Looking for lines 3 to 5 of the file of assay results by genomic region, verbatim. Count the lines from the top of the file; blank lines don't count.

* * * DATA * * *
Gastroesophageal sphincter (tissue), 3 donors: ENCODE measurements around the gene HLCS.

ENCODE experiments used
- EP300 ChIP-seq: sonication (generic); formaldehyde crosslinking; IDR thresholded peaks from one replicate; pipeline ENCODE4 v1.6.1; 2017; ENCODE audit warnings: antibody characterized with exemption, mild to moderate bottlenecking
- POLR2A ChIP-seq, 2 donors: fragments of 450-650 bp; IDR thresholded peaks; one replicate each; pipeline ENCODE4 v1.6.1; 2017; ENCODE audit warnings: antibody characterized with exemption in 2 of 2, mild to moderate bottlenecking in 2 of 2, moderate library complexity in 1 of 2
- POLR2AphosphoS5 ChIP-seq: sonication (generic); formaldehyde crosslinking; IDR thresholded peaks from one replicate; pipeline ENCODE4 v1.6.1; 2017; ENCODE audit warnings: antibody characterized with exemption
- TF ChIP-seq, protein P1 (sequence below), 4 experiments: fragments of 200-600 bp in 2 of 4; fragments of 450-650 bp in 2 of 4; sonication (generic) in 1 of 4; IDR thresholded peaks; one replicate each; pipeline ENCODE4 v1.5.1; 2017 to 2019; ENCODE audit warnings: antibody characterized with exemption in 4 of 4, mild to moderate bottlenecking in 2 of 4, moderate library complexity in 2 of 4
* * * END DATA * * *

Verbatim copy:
- EP300 ChIP-seq: sonication (generic); formaldehyde crosslinking; IDR thresholded peaks from one replicate; pipeline ENCODE4 v1.6.1; 2017; ENCODE audit warnings: antibody characterized with exemption, mild to moderate bottlenecking
- POLR2A ChIP-seq, 2 donors: fragments of 450-650 bp; IDR thresholded peaks; one replicate each; pipeline ENCODE4 v1.6.1; 2017; ENCODE audit warnings: antibody characterized with exemption in 2 of 2, mild to moderate bottlenecking in 2 of 2, moderate library complexity in 1 of 2
- POLR2AphosphoS5 ChIP-seq: sonication (generic); formaldehyde crosslinking; IDR thresholded peaks from one replicate; pipeline ENCODE4 v1.6.1; 2017; ENCODE audit warnings: antibody characterized with exemption